by Del Harvey
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Sandra Bullock is Margaret Tate, a powerful book editor for a major New York publishing firm. She is forced to make a hasty arrangement when her boss brings to her attention a letter of deportation from the U.S. government, stating she must return to her homeland of Canada within a certain number of days. Her situation is even further complicated when she’s told that she cannot continue working for her firm, or any US firm, for at least a year. Desperate, she decides then and there to marry her male assistant, Andrew (Ryan Reynolds), in order to stay in the country and keep her high power position.
However, her pushy attitude gets them both into trouble when they visit the immigration office, and sets off warning bells for Mr. Gilbertson (Denis O’Hare), the immigration inspector reviewing their case. Fast-talking their way through the interview, they tell him they’re traveling to Alaska to meet his family and, once there, the new couple come face-to-face with the realities of their situation as they fake their way through a surprise wedding thrown by his parents.
The Proposal is an extremely entertaining and surprisingly enjoyable romantic comedy of the long-lost and poorly imitated ‘screwball’ variety. It is reminiscent of a Cary Grant-Katherine Hepburn classic, and contains some of the funniest material in a rom-com you are bound to see this year. And it is refreshing to see the May-December romance where the female is a generation older than the male for a change. But what is most amazing is the number of flaws in the film; yet thanks to the acting skills of the two leads and some very funny scenes, The Proposal is one film you must see if you love a good romantic comedy.
The flaws I mention have mostly to do with the writer/director/executive producers assuming the audience will accept that these two care about each other, seemingly because they are the prettiest people on the screen. This has to do with the filmmakers not spending any effort establishing a few simple aspects of the character’s background. The result may be confusing to anyone who has seen a romantic comedy and likes to know why the characters they are rooting for care about each other, beyond just being billboard beautiful, that is.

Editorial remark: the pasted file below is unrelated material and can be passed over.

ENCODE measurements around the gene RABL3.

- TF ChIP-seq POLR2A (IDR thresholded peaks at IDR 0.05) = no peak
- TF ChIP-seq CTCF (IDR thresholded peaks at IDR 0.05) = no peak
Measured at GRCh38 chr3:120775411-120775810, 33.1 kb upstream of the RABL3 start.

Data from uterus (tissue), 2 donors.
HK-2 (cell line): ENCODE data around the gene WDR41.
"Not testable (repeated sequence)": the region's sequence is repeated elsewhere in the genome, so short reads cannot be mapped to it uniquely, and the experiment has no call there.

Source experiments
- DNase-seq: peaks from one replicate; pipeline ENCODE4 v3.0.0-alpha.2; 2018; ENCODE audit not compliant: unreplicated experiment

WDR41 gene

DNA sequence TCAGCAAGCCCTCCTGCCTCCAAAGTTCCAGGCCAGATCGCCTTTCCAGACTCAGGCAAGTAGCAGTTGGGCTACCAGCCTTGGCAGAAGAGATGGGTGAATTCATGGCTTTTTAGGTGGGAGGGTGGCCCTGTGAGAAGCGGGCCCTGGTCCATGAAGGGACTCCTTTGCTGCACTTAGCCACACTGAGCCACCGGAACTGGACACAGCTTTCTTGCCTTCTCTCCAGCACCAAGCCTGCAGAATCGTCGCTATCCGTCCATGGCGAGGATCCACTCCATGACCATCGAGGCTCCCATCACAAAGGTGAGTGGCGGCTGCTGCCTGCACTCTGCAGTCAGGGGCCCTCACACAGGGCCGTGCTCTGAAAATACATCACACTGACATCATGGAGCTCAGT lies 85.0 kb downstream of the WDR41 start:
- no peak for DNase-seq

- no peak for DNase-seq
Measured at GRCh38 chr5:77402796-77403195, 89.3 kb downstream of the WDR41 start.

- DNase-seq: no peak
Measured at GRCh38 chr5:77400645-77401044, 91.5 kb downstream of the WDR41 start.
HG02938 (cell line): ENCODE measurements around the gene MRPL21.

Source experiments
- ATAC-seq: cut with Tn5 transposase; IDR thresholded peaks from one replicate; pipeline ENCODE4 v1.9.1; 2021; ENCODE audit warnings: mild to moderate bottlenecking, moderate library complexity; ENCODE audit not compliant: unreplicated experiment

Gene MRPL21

And there are a few other such flaws which pop up from time to time as the film rolls on, but to be honest, they can be ignored. Still, if this is the best Hollywood can do with a screwball comedy, I certainly won’t knock it. I won’t, however, recommend that any of my screenwriting students imitate the style completely.
For the mainstream audience, I don’t believe these flaws will be all that noticeable. I hope not, anyway, for the film’s sake. It is awfully good and one of the most enjoyable romantic comedies to come from the Hollywood machine in quite some time, and I’m just wondering how this minor miracle could have been allowed to happen in an age when gross-out comedy and fighting robots are the preferred norm.
Look for an excellent supporting cast which includes Betty White, Mary Steenburgen, Malin Akerman, Craig T. Nelson, and character actor Oscar Nunez as Sitka, Alaska’s all-purpose man-about-town as he fulfills the duties of caterer, general store manager, priest, and male stripper.
The Proposal will be available on DVD & Blu-ray Tuesday, Oct. 13th. Bonus features include:
Del Harvey is the founder of Film Monthly, a film teacher, a writer and a film critic in Chicago.
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